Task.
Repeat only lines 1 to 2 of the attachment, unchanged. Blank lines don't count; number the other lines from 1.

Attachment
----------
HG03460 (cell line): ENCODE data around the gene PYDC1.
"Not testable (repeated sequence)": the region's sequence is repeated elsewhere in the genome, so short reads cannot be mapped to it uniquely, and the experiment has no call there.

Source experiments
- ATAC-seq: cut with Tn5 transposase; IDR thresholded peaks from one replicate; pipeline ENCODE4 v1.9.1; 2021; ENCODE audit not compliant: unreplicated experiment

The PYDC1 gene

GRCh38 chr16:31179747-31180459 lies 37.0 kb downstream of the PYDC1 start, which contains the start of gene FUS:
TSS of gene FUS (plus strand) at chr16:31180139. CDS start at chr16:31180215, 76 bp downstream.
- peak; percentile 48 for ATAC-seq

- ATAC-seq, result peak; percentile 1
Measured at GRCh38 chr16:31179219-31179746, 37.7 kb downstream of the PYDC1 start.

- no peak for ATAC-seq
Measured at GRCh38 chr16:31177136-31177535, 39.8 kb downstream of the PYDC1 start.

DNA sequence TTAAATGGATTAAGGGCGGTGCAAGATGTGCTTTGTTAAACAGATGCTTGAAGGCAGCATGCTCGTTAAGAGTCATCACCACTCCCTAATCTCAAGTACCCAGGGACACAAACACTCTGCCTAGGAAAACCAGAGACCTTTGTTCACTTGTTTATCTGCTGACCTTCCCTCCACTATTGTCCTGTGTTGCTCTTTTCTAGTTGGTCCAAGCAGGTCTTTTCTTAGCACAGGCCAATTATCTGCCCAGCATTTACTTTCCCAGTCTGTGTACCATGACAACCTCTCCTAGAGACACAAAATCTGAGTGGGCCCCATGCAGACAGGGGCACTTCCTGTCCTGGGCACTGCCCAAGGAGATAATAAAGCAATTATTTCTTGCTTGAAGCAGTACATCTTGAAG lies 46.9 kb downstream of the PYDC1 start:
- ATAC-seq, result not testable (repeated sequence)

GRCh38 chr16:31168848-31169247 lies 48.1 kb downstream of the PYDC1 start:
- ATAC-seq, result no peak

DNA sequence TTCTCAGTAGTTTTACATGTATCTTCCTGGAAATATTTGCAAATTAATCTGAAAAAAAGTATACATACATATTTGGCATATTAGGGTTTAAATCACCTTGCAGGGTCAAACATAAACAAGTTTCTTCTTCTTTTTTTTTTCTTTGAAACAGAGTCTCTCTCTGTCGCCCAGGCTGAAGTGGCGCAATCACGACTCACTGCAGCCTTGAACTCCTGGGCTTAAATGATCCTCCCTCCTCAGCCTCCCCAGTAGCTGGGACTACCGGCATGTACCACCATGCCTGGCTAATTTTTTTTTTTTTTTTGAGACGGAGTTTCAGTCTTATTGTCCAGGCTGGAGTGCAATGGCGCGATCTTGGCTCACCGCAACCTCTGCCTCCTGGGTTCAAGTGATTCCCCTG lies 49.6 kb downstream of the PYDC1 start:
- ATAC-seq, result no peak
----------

HG03460 (cell line): ENCODE data around the gene PYDC1.
"Not testable (repeated sequence)": the region's sequence is repeated elsewhere in the genome, so short reads cannot be mapped to it uniquely, and the experiment has no call there.